The teen remembers waking up in the intensive care unit on Tuesday, four days after he took the drugs. “I couldn’t move,” he said. “I wasn’t strong enough to really speak.”

“I didn’t realize what’s happening,” he said. “The nurse said, ‘you overdosed and you’re in the hospital.’”

But his case was more complicated than an overdose. Doctors found that the teen also had sepsis, an overwhelming blood infection that they attributed to a dental issue for which he needed, but had not gotten, a root canal treatment. Prior to finding the tooth infection, doctors were perplexed by how agitated he seemed, so they tested him for seizures, but found no evidence of seizure activity.

The teen’s friend, Tzvi Cohen, was not at the festival, but heard from mutual friends that the 18-year-old was in the hospital. “That’s one of the toughest weeks of my life,” Cohen told Shtetl. “I thought my good friend could’ve died.”

The young man finally left the hospital that Friday when Cohen came from Brooklyn to pick him up.

The teen, who is now 19, grew up in the Satmar Hasidic community before going off the derech, the traditional path Hasidim are expected to follow, and leaving his parents’ home at age 15. Since then, he told his hospital doctor, he has faced financial problems and bouts of sadness during which he feels guilty for disappointing his parents.

Growing up in Brooklyn, the teen said, he had always had a sense that drugs could be dangerous. It came partially from news reports. But aside from the news, and hearsay anecdotes about people in his community suffering from overdoses, he said he didn’t learn much at Hasidic schools about the risks of illegal drugs.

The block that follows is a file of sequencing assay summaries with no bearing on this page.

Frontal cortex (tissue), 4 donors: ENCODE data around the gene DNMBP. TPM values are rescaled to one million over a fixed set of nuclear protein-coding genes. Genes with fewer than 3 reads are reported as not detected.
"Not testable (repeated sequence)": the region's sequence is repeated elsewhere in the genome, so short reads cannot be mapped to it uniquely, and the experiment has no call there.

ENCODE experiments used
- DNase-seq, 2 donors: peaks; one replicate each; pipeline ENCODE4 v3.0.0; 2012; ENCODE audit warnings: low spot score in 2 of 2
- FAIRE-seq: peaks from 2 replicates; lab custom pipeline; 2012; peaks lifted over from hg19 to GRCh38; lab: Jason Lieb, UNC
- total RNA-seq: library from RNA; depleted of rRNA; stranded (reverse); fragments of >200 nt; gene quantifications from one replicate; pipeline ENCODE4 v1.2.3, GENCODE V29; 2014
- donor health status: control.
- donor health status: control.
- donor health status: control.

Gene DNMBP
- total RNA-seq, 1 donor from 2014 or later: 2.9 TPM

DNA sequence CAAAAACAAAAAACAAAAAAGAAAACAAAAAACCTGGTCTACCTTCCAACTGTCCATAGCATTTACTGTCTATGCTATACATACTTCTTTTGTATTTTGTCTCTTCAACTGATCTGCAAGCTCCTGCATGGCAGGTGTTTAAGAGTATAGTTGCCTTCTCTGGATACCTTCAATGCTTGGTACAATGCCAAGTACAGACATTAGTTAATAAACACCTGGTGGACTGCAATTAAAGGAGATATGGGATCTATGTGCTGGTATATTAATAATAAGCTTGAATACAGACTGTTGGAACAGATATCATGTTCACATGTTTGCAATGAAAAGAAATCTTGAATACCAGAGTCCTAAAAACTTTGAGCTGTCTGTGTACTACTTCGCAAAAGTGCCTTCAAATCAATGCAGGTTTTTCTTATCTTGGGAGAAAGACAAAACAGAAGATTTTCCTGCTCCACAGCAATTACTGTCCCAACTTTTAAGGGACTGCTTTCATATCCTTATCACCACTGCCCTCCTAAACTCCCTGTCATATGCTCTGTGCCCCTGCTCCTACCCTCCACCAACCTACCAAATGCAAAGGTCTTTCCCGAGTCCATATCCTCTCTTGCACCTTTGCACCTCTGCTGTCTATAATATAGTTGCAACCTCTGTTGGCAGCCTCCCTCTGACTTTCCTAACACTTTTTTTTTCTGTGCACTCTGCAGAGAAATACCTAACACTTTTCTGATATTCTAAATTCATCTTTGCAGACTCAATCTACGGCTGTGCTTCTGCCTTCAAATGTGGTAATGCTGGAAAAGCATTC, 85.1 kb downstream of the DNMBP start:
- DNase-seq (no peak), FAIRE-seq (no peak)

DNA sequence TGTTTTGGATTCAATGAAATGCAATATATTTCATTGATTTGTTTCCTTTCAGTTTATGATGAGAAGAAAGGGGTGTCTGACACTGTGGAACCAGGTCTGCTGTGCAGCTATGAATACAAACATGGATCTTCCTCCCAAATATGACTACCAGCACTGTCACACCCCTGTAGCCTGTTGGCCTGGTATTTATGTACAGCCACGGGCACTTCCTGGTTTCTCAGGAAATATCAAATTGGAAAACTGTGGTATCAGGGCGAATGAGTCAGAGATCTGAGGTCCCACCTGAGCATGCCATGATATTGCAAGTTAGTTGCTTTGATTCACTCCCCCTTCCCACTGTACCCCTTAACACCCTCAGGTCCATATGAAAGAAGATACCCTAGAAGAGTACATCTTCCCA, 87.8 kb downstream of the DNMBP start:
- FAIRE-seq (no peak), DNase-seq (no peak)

His doctors seemed to notice this gap. In his medical records, a doctor wrote that the teen’s care was negatively impacted by “limited healthcare literacy,” a possible reference to his lack of health insurance and poor understanding of the dangers of combining drugs.

In New York State, all schools are legally required to provide “instruction so as to discourage the misuse and abuse of alcohol, tobacco and other drugs.” Almost no Hasidic schools meet this requirement, according to a recent review of some schools conducted by the New York City Department of Education.

Dr. Michael Salamon, a psychologist who works with Haredi patients, said many Hasidic school leaders fear teaching students about drugs might have the opposite effect to what is intended. “The excuse that’s used is that ‘if we talk about it, they’ll be exposed to it, they might want to try it,’” he said. “I tell them that’s a major error and they shouldn’t be so closed-minded, because it’s going to end up killing some of their kids.”

Prayer service at the 2023 Sababa festival

Drug use — some of it legal — is common at Sababa, which takes its name from a Hebrew word meaning “cool.” The music festival has taken place in various locations in Pennsylvania and New York since its founding in 2017. This year, from June 27-30, the festival will take place in Hammonton, New Jersey, and be headlined by the famous singer Matisyahu, according to the festival website.